The differences between EBITDA and Seller’s Discretionary Earnings (SDE) cause confusion. Sometimes the two terms are incorrectly viewed as interchangeable, but there are important differences.
First, some definitions. Both are business performance benchmarks that are widely used in valuing a business for sale or acquisition. However, there are critical differences in EBITDA and Seller’s Discretionary Earnings, and if you use the wrong one in valuing the company under consideration, you could calculate a grossly inaccurate appraisal of the business.
EBITDA is defined as earnings before interest, taxes, depreciation and amortization. In other words, to compute EBITDA you take the net profit of the business as shown on the company’s tax return or P&L and add back the interest, taxes, depreciation and amortization. Only these four items are allowed to be added back. The resulting number of this calculation is EBITDA. It’s by far the easiest benchmark to compute because the adjustments to net profit or loss are limited and well defined.
Seller’s Discretionary Earnings (SDE)
In computing Seller’s Discretionary Earnings (SDE), you again start with the net profit or loss of the business and add the items listed above for EBITDA. Then for SDE, you also add back some other items. Those additional items are the business owner’s salary and perks, any one-time expenses not likely to recur (ie: a major remodeling expense), and any expenses that will disappear for the new business owner.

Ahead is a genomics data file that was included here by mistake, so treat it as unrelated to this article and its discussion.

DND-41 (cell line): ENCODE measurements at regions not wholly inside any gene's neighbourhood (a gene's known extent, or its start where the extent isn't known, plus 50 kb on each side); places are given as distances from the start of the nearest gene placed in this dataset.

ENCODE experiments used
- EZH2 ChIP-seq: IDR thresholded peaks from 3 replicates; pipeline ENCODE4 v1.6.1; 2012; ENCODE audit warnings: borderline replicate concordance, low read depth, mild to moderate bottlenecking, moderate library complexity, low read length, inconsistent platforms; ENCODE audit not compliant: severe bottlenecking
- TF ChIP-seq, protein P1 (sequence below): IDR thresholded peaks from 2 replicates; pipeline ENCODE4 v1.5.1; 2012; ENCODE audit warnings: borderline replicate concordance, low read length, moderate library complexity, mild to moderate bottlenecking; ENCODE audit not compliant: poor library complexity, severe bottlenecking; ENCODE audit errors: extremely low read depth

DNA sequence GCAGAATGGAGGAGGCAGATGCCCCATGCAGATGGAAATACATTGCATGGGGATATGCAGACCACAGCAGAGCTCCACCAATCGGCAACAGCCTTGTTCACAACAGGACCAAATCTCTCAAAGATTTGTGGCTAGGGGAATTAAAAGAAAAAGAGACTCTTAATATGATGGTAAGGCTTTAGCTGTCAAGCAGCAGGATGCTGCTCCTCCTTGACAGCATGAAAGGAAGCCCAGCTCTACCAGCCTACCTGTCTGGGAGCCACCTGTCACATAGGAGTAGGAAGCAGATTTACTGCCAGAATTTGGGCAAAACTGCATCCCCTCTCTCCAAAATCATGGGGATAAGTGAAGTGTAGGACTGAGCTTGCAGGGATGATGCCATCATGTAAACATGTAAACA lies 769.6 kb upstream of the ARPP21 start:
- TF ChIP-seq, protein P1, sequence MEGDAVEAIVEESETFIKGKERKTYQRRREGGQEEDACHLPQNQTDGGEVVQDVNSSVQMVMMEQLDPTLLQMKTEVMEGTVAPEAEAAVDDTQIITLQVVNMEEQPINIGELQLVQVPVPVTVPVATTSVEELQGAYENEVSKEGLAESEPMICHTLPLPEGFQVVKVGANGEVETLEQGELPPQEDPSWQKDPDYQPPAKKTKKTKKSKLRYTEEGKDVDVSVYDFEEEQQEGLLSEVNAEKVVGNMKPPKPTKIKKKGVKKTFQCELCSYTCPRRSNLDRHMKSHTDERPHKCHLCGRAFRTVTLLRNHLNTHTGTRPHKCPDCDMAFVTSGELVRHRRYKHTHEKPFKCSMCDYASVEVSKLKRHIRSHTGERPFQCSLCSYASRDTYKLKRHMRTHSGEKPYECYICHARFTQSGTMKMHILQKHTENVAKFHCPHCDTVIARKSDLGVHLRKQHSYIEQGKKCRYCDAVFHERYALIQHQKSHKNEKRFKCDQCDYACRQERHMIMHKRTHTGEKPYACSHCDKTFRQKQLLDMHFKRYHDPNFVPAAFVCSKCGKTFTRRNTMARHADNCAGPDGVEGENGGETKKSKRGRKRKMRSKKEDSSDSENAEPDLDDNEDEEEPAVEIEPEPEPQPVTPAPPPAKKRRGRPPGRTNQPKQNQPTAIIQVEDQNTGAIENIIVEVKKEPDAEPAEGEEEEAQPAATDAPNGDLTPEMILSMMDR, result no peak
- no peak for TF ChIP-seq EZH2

As just one example, let me tell you about the sale of a restaurant that I handled as a business broker several years ago. The profit and loss statement from the business was actually showing a small loss.
However, the owner’s wife drove a Lincoln Navigator which was listed on the books of the business as a company vehicle. The company also paid for all her gas and maintenance on the Navigator although she had no role in the operation of the restaurant. Same for the daughter’s Honda which she drove back and forth to college. The daughter was also on the payroll as an employee of the restaurant which furnished her with spending money at college, although she never actually worked at the restaurant.
The family’s week-long ski vacation to Colorado was charged to the business because the owner attended a business meeting for a few hours while in Aspen. You see where I’m heading here, don’t you? By the time all these items plus any non-cash expenses (eg: depreciation) were accounted for, the restaurant was actually producing a nice yearly discretionary income for the family.
DISCLAIMER: Hey, I’m not with the IRS and don’t render an opinion on these sorts of things!
Simply put, the calculation of Seller’s Discretionary Earnings is an attempt to determine the business owner’s total financial benefit derived from owning the business.
With the differences between EBITDA and Seller’s Discretionary Earnings, which one to use?
So with the differences, which one of these benchmarks do you use when buying or selling a business? More than anything else, it depends on the size of the business.